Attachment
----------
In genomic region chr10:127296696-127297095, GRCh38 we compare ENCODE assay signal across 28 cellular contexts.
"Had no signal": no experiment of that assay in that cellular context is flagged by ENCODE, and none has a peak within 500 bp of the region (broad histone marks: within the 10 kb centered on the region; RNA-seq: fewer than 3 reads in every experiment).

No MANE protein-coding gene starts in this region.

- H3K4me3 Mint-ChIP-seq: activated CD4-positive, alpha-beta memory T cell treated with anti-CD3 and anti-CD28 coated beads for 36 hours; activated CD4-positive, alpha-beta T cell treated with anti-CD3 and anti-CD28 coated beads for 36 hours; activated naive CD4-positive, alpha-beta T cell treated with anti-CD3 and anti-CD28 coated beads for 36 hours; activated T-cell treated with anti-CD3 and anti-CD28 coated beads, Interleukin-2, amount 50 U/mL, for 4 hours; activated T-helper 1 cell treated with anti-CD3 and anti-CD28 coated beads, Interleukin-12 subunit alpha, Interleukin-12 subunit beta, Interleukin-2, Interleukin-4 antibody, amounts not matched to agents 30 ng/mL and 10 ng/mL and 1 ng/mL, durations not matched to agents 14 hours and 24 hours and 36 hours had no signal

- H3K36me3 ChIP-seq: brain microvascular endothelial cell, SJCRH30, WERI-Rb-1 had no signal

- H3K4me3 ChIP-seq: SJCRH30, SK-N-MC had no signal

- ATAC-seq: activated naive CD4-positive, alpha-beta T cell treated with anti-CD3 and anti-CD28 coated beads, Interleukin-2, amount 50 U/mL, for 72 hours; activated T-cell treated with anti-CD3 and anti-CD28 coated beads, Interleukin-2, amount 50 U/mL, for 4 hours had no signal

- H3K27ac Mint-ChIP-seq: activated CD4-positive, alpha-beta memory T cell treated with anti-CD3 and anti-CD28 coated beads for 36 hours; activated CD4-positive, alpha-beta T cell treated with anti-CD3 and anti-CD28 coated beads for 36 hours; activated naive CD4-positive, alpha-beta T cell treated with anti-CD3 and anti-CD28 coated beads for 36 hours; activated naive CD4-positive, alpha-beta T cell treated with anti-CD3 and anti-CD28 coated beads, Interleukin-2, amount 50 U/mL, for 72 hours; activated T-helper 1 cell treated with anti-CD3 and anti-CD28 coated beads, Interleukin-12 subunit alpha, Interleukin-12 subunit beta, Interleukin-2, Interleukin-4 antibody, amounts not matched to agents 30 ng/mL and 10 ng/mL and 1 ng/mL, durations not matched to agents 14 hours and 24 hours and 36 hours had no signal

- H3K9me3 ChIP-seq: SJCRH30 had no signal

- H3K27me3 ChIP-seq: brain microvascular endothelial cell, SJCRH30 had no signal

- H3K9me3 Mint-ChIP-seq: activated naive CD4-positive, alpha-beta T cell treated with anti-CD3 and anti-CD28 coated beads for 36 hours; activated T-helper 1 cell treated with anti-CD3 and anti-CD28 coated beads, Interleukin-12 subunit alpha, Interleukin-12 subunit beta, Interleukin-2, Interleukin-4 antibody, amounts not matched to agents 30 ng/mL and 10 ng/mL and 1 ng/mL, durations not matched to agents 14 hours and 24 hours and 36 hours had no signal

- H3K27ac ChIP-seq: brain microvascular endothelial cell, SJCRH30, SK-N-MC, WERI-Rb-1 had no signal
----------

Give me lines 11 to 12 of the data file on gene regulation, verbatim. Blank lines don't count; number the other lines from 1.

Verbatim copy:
- H3K9me3 Mint-ChIP-seq: activated naive CD4-positive, alpha-beta T cell treated with anti-CD3 and anti-CD28 coated beads for 36 hours; activated T-helper 1 cell treated with anti-CD3 and anti-CD28 coated beads, Interleukin-12 subunit alpha, Interleukin-12 subunit beta, Interleukin-2, Interleukin-4 antibody, amounts not matched to agents 30 ng/mL and 10 ng/mL and 1 ng/mL, durations not matched to agents 14 hours and 24 hours and 36 hours had no signal

- H3K27ac ChIP-seq: brain microvascular endothelial cell, SJCRH30, SK-N-MC, WERI-Rb-1 had no signal